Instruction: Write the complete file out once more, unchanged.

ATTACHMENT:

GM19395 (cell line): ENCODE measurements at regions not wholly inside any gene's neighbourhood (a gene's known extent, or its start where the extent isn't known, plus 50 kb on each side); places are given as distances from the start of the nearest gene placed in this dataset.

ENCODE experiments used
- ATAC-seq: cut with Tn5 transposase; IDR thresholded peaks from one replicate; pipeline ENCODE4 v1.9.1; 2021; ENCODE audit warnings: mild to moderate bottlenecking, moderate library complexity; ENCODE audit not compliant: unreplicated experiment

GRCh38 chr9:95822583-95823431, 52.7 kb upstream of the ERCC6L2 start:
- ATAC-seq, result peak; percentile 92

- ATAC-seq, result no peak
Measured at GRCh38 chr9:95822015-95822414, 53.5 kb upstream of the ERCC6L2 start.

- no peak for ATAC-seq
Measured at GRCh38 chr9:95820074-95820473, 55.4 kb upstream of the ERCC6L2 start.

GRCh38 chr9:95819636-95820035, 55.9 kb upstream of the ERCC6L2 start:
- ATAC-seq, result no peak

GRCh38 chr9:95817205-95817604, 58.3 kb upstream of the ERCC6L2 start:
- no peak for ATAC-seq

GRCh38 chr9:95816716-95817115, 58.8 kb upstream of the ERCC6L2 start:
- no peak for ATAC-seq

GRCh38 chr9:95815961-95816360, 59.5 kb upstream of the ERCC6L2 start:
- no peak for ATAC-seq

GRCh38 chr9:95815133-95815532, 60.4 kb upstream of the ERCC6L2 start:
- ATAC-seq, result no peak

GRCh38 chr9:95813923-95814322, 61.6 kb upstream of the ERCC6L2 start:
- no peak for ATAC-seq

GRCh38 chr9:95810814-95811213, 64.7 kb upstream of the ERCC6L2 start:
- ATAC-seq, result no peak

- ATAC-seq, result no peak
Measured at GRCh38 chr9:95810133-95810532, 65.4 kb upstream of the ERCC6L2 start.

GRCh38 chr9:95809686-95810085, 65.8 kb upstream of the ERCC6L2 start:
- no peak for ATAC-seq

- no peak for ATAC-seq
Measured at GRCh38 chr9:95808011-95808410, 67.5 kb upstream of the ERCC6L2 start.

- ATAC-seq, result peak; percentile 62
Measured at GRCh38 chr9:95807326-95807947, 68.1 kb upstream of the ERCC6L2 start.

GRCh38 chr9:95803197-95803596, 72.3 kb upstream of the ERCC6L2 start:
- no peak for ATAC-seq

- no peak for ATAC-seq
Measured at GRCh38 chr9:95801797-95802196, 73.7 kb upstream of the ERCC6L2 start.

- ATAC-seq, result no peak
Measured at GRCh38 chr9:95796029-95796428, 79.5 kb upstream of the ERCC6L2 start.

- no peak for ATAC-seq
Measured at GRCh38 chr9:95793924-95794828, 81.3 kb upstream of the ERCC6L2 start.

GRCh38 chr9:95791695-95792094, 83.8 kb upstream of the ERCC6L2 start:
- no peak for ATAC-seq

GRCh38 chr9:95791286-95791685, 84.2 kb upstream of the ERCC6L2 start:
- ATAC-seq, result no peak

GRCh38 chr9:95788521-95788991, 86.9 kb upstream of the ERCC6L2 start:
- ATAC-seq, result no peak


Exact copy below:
GM19395 (cell line): ENCODE measurements at regions not wholly inside any gene's neighbourhood (a gene's known extent, or its start where the extent isn't known, plus 50 kb on each side); places are given as distances from the start of the nearest gene placed in this dataset.

ENCODE experiments used
- ATAC-seq: cut with Tn5 transposase; IDR thresholded peaks from one replicate; pipeline ENCODE4 v1.9.1; 2021; ENCODE audit warnings: mild to moderate bottlenecking, moderate library complexity; ENCODE audit not compliant: unreplicated experiment

GRCh38 chr9:95822583-95823431, 52.7 kb upstream of the ERCC6L2 start:
- ATAC-seq, result peak; percentile 92

- ATAC-seq, result no peak
Measured at GRCh38 chr9:95822015-95822414, 53.5 kb upstream of the ERCC6L2 start.

- no peak for ATAC-seq
Measured at GRCh38 chr9:95820074-95820473, 55.4 kb upstream of the ERCC6L2 start.

GRCh38 chr9:95819636-95820035, 55.9 kb upstream of the ERCC6L2 start:
- ATAC-seq, result no peak

GRCh38 chr9:95817205-95817604, 58.3 kb upstream of the ERCC6L2 start:
- no peak for ATAC-seq

GRCh38 chr9:95816716-95817115, 58.8 kb upstream of the ERCC6L2 start:
- no peak for ATAC-seq

GRCh38 chr9:95815961-95816360, 59.5 kb upstream of the ERCC6L2 start:
- no peak for ATAC-seq

GRCh38 chr9:95815133-95815532, 60.4 kb upstream of the ERCC6L2 start:
- ATAC-seq, result no peak

GRCh38 chr9:95813923-95814322, 61.6 kb upstream of the ERCC6L2 start:
- no peak for ATAC-seq

GRCh38 chr9:95810814-95811213, 64.7 kb upstream of the ERCC6L2 start:
- ATAC-seq, result no peak

- ATAC-seq, result no peak
Measured at GRCh38 chr9:95810133-95810532, 65.4 kb upstream of the ERCC6L2 start.

GRCh38 chr9:95809686-95810085, 65.8 kb upstream of the ERCC6L2 start:
- no peak for ATAC-seq

- no peak for ATAC-seq
Measured at GRCh38 chr9:95808011-95808410, 67.5 kb upstream of the ERCC6L2 start.

- ATAC-seq, result peak; percentile 62
Measured at GRCh38 chr9:95807326-95807947, 68.1 kb upstream of the ERCC6L2 start.

GRCh38 chr9:95803197-95803596, 72.3 kb upstream of the ERCC6L2 start:
- no peak for ATAC-seq

- no peak for ATAC-seq
Measured at GRCh38 chr9:95801797-95802196, 73.7 kb upstream of the ERCC6L2 start.

- ATAC-seq, result no peak
Measured at GRCh38 chr9:95796029-95796428, 79.5 kb upstream of the ERCC6L2 start.

- no peak for ATAC-seq
Measured at GRCh38 chr9:95793924-95794828, 81.3 kb upstream of the ERCC6L2 start.

GRCh38 chr9:95791695-95792094, 83.8 kb upstream of the ERCC6L2 start:
- no peak for ATAC-seq

GRCh38 chr9:95791286-95791685, 84.2 kb upstream of the ERCC6L2 start:
- ATAC-seq, result no peak

GRCh38 chr9:95788521-95788991, 86.9 kb upstream of the ERCC6L2 start:
- ATAC-seq, result no peak